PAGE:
Unfortunately, Google Wave failed, and was pulled about six months after it launched.

Why it failed

Google Wave failed for a couple of reasons:

  • No one knew what it was
  • Soaring expectations that couldn’t possibly be met, even if the product was the be all to end of all of group communication (which it wasn’t)
  • An end product that was hard to use

Let’s look at these in a little more detail.

No one knew what it was

Google did a terrible job of telling people what it is that Wave was supposed to do. What problem did it solve? How is it going to help me? How is it going to save me and my business money, and if so, when? These are the questions that businesses and people wanted to know, and the value proposition, the case for going through the rigmarole of learning new software, was never clear with Google Wave.

Soaring expectations

People might not have known what it was, but boy were they excited about it. According to Mashable, people were throwing around terms like ‘new-gmail’ with what now appears to have been wonton enthusiasm.

Impossibly complex final product

Google opted to skip the MVP. They produced a fully-loaded, feature dense app that let users do just about anything they wanted. Unfortunately, as is always the case, as the program became more complicated, basic usability suffered and for the common user, who only wants a new email anyways, is left high and dry.

What we can learn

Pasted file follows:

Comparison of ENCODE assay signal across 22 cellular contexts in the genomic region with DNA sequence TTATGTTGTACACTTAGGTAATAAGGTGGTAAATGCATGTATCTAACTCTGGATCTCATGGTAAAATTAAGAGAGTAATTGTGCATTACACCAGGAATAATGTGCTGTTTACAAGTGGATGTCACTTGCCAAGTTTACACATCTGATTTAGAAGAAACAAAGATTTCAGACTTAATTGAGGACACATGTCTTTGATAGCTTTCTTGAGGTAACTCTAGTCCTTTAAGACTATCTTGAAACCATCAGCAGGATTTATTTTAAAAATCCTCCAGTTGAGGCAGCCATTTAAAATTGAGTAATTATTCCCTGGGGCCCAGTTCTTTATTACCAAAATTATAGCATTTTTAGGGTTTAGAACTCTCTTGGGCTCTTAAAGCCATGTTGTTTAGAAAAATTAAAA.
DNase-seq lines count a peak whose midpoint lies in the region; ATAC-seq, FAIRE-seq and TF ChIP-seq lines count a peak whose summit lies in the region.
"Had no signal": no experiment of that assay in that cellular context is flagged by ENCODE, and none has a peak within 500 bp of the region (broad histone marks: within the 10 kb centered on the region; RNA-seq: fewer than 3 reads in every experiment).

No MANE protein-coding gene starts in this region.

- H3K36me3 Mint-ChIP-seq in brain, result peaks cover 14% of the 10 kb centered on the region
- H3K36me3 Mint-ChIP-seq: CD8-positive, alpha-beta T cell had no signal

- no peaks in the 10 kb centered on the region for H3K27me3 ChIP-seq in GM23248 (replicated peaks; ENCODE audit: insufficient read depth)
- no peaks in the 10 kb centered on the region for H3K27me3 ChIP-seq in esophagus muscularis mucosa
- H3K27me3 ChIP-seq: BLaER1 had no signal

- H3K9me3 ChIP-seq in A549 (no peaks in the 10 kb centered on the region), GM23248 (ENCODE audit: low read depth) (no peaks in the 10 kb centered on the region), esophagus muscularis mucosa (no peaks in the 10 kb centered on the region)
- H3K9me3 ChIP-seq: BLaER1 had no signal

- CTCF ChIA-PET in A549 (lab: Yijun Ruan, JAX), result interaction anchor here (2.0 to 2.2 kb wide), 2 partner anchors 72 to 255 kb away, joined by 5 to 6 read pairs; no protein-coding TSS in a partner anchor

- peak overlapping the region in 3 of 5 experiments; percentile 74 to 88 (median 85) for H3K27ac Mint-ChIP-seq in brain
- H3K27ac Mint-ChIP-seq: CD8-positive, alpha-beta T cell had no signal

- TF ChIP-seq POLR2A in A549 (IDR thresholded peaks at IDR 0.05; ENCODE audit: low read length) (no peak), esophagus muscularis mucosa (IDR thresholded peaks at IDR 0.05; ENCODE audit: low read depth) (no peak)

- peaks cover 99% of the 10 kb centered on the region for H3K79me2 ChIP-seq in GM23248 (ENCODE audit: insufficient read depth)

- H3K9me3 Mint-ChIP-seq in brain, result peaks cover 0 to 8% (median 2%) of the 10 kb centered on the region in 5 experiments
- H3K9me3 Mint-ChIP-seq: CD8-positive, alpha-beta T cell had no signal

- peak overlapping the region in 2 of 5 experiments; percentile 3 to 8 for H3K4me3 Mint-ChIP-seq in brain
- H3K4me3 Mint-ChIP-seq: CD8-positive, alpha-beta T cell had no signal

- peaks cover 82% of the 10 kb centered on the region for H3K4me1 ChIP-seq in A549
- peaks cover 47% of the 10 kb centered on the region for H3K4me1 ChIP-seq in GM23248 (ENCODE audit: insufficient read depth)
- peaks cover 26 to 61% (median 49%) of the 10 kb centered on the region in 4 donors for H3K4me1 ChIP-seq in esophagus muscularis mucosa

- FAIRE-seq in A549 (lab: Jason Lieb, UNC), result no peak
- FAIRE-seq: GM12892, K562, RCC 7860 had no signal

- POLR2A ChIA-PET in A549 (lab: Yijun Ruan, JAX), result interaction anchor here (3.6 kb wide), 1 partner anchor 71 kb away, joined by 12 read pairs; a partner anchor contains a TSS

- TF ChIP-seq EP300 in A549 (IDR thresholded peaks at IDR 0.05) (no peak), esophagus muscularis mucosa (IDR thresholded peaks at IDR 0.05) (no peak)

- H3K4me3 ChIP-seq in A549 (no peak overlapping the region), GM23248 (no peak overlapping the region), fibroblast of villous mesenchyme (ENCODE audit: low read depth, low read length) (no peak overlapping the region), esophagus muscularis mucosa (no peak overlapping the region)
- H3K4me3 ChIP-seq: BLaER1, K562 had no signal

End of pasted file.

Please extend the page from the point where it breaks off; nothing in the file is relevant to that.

Google Wave is littered with good learning examples. First, make sure you can explain your product. A value proposition should really be just one sentence long – this is what my product does, this is the problem it solves. An easy metaphor is always a good way get started, and can really help paint a picture of what you offer. Second, keep expectations in check.

You don’t want to produce something amazing and watch your audience go ‘oh yeah, I guess that’s ok.’ Because they’ve heard how amazing it is and the reality disappoints.

And lastly, keep it simple. Always keep it simple. Start with the minimum number of features you need to fulfill your value prop. Then move on to other features once you’ve got at least some user based locked down.

Conclusion

If you or your company are launching an app, look back on what past companies have done to avoid the mistakes they made. Market and sell your product all the time, don’t rely on it being so amazing that it’s going to sell itself. On a similar note, make sure you can explain what it does and why someone would want it in one sentence or less. Keep everything simple. And lastly, adapt to changing circumstance.s What works for one company, or even what works in one place won’t necessarily work everywhere (or anywhere else for that matters. Fortunately, other companies made these mistakes first so you don’t have to. Happy app-ing.